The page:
Long cycle not late cycle

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Much has been said about the current economic expansion our nation is experiencing. In fact, according to AEW’s Director of Research Michael Acton, who spoke this morning at our Capital Markets breakfast event, this is going to be the nation’s longest expansion once it’s done.

Although economists have been saying for the past four years this cycle would end in two years, it continues to live onAs JLL’s own Capital Markets Managing Director Frank Petz noted, we can’t look at this cycle as ‘what inning are we in?’ With financials and equity still rising, and capital increasingly flowing into Value Add investments, this cycle is proving durable even as it moves into a more mature phase.

 

So what is the forecast for Boston? Summed up best by Frank, the Boston story is incredible. Since the recession Boston has added over 325,000 jobs and employment has remained beyond historical peaks since 2013. Not surprisingly, Boston is seventh for total technology employment in the U.S., and its status as the number one life sciences market in the nation further fuels the incredible job creation occurring in the city.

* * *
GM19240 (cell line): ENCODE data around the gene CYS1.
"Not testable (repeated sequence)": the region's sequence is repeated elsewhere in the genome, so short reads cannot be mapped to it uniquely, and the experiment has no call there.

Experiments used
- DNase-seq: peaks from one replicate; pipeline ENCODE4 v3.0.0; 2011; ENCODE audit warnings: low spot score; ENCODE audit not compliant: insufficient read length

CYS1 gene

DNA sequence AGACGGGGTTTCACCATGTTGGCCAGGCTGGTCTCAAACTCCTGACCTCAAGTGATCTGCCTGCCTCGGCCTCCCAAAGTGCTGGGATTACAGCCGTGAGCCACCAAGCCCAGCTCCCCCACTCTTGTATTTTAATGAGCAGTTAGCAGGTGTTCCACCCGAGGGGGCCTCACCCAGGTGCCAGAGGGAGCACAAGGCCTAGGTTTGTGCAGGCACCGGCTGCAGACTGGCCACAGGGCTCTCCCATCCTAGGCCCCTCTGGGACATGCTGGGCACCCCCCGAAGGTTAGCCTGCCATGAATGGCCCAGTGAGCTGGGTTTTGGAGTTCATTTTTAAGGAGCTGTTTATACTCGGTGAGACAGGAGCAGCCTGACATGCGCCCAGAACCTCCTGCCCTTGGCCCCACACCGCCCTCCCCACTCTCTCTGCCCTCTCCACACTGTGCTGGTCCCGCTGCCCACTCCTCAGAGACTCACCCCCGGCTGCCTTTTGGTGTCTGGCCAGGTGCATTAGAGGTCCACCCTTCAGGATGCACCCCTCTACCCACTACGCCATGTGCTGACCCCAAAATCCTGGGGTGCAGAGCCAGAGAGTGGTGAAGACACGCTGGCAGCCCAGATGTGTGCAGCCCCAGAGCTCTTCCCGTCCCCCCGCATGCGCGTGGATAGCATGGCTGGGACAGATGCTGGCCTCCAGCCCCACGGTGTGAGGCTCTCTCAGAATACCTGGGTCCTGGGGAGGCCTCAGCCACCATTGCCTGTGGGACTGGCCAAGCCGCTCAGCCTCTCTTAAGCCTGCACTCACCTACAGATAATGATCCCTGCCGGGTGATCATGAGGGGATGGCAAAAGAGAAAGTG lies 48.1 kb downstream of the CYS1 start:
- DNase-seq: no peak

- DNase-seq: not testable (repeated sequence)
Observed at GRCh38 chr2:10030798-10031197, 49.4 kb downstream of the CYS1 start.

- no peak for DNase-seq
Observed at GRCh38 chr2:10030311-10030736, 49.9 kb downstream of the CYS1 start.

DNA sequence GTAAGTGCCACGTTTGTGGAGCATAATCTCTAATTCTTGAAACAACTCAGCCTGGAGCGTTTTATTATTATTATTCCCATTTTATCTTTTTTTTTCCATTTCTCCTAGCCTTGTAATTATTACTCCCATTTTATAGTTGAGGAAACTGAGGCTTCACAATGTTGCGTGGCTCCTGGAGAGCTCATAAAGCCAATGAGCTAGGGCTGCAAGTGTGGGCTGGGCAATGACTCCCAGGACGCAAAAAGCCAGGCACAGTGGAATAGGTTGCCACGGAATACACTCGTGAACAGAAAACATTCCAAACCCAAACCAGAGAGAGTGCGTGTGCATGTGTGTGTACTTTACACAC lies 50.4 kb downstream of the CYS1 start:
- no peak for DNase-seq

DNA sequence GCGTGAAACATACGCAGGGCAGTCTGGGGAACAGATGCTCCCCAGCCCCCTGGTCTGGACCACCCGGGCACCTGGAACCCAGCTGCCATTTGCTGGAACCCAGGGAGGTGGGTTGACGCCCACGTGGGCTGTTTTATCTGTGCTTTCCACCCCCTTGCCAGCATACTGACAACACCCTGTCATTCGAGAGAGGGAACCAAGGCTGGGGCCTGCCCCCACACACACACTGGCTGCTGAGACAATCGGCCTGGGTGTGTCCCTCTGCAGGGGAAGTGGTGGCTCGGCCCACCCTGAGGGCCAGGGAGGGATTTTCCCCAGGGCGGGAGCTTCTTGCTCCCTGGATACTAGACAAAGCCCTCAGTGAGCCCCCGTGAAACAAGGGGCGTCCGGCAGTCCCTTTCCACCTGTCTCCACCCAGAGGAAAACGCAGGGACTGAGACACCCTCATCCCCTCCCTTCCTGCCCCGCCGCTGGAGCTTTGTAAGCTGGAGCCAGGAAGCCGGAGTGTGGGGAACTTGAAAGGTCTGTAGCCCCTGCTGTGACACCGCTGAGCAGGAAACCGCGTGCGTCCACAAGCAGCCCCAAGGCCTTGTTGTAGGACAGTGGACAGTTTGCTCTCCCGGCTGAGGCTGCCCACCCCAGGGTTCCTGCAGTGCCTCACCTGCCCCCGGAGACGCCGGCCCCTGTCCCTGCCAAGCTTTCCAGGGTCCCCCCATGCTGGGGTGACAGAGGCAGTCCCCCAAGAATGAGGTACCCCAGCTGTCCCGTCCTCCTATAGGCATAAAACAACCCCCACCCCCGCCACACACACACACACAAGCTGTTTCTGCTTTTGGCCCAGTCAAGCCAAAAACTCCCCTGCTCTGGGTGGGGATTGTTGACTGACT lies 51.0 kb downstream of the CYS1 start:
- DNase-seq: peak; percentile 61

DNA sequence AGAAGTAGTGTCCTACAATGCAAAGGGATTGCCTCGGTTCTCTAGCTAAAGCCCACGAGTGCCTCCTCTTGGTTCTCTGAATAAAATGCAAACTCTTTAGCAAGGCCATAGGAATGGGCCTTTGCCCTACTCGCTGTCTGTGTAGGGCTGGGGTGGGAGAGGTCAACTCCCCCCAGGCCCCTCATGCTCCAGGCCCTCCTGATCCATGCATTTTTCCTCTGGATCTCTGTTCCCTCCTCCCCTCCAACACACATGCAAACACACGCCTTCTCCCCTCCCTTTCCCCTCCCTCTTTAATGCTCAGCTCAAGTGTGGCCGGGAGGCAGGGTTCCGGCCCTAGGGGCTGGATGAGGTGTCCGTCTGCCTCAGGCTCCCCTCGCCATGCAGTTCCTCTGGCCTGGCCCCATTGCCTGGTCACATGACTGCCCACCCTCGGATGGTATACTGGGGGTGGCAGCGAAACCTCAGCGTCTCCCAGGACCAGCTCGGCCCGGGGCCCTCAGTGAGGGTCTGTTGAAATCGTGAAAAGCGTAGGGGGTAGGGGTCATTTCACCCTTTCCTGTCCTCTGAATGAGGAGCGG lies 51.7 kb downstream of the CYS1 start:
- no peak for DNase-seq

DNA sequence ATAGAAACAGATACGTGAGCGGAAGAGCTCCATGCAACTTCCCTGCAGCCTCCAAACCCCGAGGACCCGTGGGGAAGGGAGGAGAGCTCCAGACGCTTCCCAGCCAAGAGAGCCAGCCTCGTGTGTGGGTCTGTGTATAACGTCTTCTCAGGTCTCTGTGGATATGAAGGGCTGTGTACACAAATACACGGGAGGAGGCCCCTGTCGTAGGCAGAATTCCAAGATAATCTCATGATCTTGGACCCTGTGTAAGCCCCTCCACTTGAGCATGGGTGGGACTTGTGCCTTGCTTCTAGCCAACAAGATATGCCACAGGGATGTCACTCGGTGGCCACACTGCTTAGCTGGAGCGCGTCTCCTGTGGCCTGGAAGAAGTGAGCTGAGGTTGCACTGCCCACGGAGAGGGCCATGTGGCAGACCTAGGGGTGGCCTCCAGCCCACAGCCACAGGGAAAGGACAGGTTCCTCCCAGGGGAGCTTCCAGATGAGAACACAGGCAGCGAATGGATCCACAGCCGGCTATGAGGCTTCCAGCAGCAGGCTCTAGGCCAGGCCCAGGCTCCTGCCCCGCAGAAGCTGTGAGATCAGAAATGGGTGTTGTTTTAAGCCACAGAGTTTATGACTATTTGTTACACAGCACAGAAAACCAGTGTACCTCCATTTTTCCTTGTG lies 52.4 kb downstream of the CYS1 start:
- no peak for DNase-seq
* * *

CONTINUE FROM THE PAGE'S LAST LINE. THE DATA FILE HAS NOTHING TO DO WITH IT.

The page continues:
Relative to other markets, though, a serious supply restraint does exist in Boston. Not only is 85% of the three and a half million square feet of inventory under development already preleased, but Boston also simply isn’t building as much compared to other cities.

 

With economists agreeing more and more that some form of a recession will come by 2020, what will the impact on Boston be? Luckily, probably not that much. As Bentall Kennedy’s Head of Strategy and Research Douglas Poutasse added, Boston is reasonably well positioned if a recession does indeed occur. The city’s powerful life science cluster, coupled with its high concentration of educated talent, makes it relatively solvent. As Douglas concluded, the future of the world is where innovation is occurring and that place is Boston.

Feel free to contact Frank with any questions you may have.

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